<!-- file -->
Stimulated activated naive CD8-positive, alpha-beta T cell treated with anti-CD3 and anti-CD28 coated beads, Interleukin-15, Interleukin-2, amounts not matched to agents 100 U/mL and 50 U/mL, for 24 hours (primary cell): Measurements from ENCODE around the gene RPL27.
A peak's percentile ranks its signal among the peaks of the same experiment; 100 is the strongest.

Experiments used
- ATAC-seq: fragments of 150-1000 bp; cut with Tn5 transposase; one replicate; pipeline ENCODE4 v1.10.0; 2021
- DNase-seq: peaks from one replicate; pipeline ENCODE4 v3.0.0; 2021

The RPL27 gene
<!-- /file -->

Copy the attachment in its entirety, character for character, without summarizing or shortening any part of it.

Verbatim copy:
Stimulated activated naive CD8-positive, alpha-beta T cell treated with anti-CD3 and anti-CD28 coated beads, Interleukin-15, Interleukin-2, amounts not matched to agents 100 U/mL and 50 U/mL, for 24 hours (primary cell): Measurements from ENCODE around the gene RPL27.
A peak's percentile ranks its signal among the peaks of the same experiment; 100 is the strongest.

Experiments used
- ATAC-seq: fragments of 150-1000 bp; cut with Tn5 transposase; one replicate; pipeline ENCODE4 v1.10.0; 2021
- DNase-seq: peaks from one replicate; pipeline ENCODE4 v3.0.0; 2021

The RPL27 gene